Budget 2017: Self-employed among winners as smokers suffer and USC is main tax measure

Budget unusual in that cigarettes rise is only clawback

The Minister for Finance, Michael Noonan, increased the earned income tax credit by €400 to €950 and while the rise was less than expected it was still enough to leave the self-employed as among the bigger net gainers from the Budget tax measures.

The Minister for Finance, Michael Noonan, increased the earned income tax credit by €400 to €950 and while the rise was less than expected it was still enough to leave the self-employed as among the bigger net gainers from the Budget tax measures.

 

Self-employed taxpayers are among the main winners from Budget 2017, with a combination of an increased tax credit and cuts in USC rates delivering gains to many of around 2 per cent in take-home pay.

The Minister for Finance, Michael Noonan, increased the earned income tax credit by €400 to €950 and while the rise was less than expected it was still enough to leave the self-employed as among the bigger net gainers from the Budget tax measures. Like their PAYE counterparts, they also benefited from the USC cuts.

A married couple on one income from a self-employed person earning €55,000 will gain €778, or €15 a week. A couple in similar circumstances with the earner taxed on PAYE will gain €278 from the tax changes, or €5 a week.

Measures

The USC cuts were the main tax measure in the budget, benefiting anyone earning over €13,000, the income limit at which people are brought into the USC cut. The cuts in the three lower USC rates by 0.5 of a point each will deliver just under €230 to someone earning €45,000 and the maximum cash gain is €353, which benefits anyone earning €70,000 or more.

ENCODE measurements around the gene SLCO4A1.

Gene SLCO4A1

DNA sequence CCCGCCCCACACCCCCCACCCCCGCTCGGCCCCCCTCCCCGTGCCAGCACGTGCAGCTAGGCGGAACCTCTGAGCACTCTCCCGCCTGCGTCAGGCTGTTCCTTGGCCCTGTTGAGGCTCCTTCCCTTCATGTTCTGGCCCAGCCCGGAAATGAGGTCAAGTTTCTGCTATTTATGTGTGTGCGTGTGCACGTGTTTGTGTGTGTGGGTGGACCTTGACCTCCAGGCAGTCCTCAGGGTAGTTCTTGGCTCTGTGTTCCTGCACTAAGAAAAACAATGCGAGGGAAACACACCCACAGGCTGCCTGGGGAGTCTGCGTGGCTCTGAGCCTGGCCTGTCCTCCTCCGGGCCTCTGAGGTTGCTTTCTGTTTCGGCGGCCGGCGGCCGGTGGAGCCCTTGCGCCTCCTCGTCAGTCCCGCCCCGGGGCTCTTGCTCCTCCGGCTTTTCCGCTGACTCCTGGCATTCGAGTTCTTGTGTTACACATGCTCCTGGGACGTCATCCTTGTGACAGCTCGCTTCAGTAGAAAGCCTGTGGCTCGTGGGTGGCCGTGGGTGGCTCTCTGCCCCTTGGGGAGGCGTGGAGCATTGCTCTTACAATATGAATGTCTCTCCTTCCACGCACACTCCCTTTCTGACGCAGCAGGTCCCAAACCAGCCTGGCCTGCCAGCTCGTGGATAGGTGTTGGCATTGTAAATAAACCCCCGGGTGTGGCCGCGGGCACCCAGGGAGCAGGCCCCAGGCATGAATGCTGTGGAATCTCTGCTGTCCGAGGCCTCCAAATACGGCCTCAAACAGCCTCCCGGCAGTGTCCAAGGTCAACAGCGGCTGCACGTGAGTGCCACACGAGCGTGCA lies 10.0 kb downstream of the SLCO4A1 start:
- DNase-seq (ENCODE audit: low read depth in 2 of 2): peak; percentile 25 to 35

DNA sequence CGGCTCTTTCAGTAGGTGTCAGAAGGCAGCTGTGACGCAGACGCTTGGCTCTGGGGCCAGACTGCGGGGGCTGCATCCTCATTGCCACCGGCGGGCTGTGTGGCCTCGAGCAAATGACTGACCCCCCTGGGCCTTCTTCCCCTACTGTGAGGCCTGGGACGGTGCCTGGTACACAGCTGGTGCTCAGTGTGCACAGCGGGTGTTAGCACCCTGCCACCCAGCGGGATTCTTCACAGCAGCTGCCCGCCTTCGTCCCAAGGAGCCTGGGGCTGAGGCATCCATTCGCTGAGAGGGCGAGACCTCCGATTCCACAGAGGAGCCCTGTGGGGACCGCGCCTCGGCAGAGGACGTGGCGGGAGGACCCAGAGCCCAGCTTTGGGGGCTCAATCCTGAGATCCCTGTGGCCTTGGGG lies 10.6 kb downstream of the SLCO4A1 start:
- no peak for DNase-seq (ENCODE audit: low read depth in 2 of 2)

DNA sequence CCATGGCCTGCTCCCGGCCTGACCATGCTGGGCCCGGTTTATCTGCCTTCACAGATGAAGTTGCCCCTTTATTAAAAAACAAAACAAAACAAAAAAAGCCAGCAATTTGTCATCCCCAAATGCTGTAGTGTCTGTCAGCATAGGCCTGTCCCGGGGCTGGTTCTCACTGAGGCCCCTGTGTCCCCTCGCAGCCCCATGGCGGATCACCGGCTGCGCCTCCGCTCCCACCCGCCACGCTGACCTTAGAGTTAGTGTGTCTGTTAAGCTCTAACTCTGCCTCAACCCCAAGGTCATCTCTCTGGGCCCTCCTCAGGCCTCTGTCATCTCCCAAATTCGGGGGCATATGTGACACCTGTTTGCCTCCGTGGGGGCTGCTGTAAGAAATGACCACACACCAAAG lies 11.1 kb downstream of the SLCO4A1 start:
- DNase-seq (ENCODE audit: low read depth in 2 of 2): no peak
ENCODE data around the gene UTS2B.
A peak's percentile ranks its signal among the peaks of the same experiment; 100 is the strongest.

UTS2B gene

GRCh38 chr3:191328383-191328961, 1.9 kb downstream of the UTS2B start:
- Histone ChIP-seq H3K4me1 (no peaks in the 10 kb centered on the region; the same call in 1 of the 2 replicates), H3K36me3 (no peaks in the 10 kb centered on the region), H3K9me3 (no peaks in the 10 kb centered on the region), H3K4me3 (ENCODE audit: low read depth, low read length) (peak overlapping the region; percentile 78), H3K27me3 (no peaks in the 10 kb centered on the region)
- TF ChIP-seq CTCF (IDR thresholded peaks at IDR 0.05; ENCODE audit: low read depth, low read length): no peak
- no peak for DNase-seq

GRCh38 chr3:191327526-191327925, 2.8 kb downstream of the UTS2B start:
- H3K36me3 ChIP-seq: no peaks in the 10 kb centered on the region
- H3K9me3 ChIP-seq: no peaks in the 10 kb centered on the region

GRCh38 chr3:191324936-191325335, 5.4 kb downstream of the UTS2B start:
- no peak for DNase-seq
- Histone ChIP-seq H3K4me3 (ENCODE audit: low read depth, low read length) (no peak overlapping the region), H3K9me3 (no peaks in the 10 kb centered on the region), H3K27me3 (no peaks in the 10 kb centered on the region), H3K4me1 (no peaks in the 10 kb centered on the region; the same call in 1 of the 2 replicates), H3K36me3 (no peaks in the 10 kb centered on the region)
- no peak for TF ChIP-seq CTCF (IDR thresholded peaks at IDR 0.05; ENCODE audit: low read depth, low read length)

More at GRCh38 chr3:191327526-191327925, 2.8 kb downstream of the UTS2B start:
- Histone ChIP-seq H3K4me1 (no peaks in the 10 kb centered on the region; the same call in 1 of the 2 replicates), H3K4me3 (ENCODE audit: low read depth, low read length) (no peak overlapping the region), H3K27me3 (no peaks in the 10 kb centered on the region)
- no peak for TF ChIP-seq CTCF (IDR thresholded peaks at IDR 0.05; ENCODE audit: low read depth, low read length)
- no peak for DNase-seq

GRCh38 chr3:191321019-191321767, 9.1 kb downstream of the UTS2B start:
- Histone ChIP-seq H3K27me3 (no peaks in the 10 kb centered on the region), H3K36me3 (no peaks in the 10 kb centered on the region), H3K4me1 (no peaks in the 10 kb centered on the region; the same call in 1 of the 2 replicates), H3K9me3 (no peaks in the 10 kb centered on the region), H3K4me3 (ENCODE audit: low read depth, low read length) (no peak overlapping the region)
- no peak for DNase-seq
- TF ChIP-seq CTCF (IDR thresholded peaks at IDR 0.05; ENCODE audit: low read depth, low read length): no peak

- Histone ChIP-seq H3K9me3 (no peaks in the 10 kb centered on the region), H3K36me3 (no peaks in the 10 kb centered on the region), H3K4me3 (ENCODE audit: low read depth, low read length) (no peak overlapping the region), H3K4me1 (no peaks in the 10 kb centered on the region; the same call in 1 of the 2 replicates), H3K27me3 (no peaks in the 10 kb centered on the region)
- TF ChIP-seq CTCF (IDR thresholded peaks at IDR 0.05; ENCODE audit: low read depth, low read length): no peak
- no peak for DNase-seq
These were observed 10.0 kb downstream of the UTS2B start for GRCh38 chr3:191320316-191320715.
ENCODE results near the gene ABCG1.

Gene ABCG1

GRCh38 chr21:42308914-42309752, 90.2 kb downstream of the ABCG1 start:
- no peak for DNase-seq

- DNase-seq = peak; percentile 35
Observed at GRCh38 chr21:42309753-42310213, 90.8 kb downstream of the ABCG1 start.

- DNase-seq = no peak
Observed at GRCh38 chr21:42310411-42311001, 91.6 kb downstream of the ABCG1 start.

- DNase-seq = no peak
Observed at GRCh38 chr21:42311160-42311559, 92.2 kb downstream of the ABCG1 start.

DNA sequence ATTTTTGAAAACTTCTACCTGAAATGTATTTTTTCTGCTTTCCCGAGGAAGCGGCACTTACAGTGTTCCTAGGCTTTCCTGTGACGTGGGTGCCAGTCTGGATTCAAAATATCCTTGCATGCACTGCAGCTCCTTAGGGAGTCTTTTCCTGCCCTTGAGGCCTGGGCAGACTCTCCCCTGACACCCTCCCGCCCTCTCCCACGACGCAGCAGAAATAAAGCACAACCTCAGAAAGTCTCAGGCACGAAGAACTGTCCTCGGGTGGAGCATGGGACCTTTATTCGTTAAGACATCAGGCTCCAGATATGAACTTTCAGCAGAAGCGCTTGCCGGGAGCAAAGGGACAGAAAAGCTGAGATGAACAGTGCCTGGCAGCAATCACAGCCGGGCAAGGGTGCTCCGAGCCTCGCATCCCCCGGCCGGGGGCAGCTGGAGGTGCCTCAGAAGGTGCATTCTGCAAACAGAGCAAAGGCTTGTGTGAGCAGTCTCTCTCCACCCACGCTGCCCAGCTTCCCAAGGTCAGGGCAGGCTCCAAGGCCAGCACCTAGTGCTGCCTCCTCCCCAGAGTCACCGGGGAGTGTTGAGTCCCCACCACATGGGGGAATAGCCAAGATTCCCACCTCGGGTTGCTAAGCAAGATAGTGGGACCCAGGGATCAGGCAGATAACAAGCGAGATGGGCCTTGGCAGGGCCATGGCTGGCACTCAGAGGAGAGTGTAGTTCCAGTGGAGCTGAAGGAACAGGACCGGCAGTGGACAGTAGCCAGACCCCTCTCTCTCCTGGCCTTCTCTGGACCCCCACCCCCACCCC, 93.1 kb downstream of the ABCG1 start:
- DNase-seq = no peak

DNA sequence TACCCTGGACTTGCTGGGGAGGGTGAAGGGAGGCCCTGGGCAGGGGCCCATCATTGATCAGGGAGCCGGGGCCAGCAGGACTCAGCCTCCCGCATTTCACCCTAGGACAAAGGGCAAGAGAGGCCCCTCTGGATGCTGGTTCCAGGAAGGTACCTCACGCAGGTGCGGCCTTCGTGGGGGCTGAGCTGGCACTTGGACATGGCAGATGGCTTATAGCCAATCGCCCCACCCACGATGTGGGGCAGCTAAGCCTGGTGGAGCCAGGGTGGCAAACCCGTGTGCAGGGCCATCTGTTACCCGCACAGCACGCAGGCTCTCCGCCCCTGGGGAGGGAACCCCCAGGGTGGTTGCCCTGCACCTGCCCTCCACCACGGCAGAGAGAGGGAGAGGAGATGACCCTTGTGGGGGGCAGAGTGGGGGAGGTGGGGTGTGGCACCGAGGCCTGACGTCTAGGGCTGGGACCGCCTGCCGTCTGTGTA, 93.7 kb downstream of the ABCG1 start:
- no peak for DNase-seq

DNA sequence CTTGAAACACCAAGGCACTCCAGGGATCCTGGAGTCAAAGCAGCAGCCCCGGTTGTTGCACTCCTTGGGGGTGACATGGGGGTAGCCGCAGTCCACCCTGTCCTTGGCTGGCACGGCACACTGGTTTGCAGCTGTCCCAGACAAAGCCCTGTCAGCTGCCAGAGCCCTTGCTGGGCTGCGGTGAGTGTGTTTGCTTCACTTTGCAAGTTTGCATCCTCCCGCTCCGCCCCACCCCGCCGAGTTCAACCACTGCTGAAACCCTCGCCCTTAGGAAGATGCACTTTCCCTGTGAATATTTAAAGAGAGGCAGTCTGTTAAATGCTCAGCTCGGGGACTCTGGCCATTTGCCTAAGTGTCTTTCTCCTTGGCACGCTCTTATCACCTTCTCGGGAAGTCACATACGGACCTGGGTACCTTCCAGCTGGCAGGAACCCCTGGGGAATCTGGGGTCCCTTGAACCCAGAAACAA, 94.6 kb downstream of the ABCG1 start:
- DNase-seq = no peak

There were no measures this year to claw back any gains from higher earners. While the three lower USC rates were cut, the entry level of €13,000 on which people become liable for the tax on all their income was left unchanged. The main income tax bands and credits were also left unchanged, meaning taxpayers will pay a bit more tax if they get wage and salary increases.

In an unusual budget package, the only clawback from taxpayers was a 50 cent hike of a pack of cigarettes. Earlier plans to increase the tax on diesel were abandoned and the only other revenue raiser was a promised crack-down on tax evasion and a limited €50 million extra from vulture funds from the closure of a tax loophole.

Concessions

Elsewhere the other major tax concession was directed at first-time housebuyers, with a tax refund of up to €20,000 on those buying newly built homes valued at up to €600,000. Young families will also gain from a new childcare package which will kick in from next September.

The Minister for Finance announced that the budget deficit target for next year would be 0.4 per cent of GDP and that he planned in future to set a target to reduce the debt to GDP ratio below the 60 per cent required by the EU rules to around 45 per cent. Department of Finance briefing papers on the budget pointed out that the revision of the GDP figures had complicated the key budgetary figures.

A separate study by the Department of Finance published along with the budget outlined the threat of Brexit. The Department’s economic forecasts were completed on the basis of a sterling forecast of 85p against the euro, but by yesterday sterling was trading at 91p. The analysis said that the exposed Irish sectors were mainly Irish owned, based in the regions outside Dublin, have low profits levels and account for significant employment.

Caution

In response to the budget, Moody’s, holder of the most cautious view of Ireland’s creditworthiness among leading credit rating agencies since the financial crisis, has said its concerns about the State’s finances remain unchanged after Budget 2017.

“The economy’s high level of volatility due to the openness and large presence of multinational corporations implies that Ireland needs larger fiscal and financial buffers to deal with economic shocks than its peers,” said Kathrin Muehlbronner, Moody’s lead sovereign analyst for Ireland.